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Marianne and Leonard: Words of Love

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The old idea of an artist having a ‘muse’, traditionally implies a male artist being inspired by a beautiful woman. The assumed gender politics of this might be even more ingrained if the artist is subject to all the temptations of a rock and roll lifestyle.

Nick Broomfield’s (Kurt and Courtney, Whitney: Can I Ne Me) gentle and celebratory documentary about Leonard Cohen and his sometime girlfriend Marianne Ihlen is subtitled words of love.

Broomfield has a personal connection of his own. As a young man in the hippyish 1960s, he travelled through Greece. In particular, he spent time on the idyllic island of Hydra where he met, and briefly fell for, Marianne. She was a sun-bleached blonde Norwegian whose round, welcoming face and easy manner attracted many men. The most famous of these was the young Canadian Jewish poet, Leonard Cohen.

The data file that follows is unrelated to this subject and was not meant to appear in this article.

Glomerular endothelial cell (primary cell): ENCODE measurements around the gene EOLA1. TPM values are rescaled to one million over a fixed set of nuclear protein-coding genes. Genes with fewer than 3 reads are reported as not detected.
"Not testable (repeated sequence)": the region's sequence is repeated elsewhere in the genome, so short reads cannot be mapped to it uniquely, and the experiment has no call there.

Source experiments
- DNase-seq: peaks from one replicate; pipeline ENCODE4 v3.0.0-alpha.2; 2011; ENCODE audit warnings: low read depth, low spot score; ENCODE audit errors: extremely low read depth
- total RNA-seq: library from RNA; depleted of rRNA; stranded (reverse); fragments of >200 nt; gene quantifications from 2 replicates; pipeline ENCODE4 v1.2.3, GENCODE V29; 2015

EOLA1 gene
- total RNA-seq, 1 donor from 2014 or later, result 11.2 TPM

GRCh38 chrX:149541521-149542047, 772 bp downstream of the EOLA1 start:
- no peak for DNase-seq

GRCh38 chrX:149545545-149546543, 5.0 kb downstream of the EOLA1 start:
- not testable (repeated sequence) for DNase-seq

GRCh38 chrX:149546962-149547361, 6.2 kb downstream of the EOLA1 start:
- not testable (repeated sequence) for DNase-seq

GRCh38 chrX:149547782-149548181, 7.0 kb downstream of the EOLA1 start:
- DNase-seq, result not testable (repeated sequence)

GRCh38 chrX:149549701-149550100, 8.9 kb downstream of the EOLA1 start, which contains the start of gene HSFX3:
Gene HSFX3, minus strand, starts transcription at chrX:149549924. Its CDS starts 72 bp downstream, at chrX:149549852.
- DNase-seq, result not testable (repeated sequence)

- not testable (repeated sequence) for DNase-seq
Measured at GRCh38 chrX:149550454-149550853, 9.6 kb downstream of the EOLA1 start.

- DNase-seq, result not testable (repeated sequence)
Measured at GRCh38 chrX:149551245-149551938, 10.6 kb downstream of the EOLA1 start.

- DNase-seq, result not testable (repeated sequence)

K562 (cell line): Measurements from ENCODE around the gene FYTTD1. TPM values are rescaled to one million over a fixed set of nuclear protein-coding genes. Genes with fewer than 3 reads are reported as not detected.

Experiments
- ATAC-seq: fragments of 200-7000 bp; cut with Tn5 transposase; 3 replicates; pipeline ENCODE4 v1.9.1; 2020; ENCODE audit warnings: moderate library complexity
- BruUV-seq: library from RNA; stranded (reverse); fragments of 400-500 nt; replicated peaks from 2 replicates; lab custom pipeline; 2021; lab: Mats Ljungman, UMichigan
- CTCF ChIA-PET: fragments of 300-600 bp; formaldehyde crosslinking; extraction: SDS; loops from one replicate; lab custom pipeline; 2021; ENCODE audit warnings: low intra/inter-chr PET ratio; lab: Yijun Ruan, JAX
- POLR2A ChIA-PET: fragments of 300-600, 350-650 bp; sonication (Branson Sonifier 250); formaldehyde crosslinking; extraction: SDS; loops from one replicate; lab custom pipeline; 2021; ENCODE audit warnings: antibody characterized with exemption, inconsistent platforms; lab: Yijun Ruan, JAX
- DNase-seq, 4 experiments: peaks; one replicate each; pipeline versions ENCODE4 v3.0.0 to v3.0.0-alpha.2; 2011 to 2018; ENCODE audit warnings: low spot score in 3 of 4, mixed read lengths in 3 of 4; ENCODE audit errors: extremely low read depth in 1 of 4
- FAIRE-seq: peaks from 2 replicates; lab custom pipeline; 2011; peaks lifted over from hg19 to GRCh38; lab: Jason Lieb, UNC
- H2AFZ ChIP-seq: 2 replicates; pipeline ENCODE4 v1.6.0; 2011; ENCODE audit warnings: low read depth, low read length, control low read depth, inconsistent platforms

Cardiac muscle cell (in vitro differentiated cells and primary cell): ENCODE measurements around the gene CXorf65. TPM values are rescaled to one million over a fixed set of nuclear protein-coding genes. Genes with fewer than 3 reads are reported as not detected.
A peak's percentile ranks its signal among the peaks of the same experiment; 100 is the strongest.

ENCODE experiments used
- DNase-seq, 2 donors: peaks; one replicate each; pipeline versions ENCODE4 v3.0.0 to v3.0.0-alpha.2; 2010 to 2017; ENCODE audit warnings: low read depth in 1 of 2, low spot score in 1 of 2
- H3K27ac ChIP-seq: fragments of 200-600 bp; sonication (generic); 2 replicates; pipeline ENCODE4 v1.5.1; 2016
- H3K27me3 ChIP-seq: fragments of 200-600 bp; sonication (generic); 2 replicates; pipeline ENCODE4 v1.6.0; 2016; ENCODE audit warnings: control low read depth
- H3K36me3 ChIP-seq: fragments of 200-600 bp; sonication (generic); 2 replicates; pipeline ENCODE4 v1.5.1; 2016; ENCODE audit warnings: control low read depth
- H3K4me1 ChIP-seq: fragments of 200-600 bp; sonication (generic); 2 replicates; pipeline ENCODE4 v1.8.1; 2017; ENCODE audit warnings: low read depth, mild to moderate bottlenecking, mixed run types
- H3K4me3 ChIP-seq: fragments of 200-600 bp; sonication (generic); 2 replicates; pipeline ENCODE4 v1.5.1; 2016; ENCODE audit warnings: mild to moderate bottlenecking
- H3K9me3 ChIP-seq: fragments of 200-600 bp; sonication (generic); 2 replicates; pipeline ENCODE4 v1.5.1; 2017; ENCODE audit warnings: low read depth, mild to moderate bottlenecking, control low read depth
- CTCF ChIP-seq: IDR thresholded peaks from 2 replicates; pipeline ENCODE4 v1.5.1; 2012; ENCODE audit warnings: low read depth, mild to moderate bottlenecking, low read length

It seemed that more or less everyone on the island was either taking drugs or sleeping with each other, or probably both. At least that is the way that those alive today remember it – and there are plenty of relations and old friends happy to be talking heads and provide telling little anecdotes.

Marianne and Leonard were a golden couple in that scene, and it is obvious from the early footage that they were having a lovely time. If that was all there was to it, then the film wouldn’t have much edge or narrative arc.

As many would already know, the initially shy poet was persuaded that he could sing and he went on to become, well, Leonard Cohen.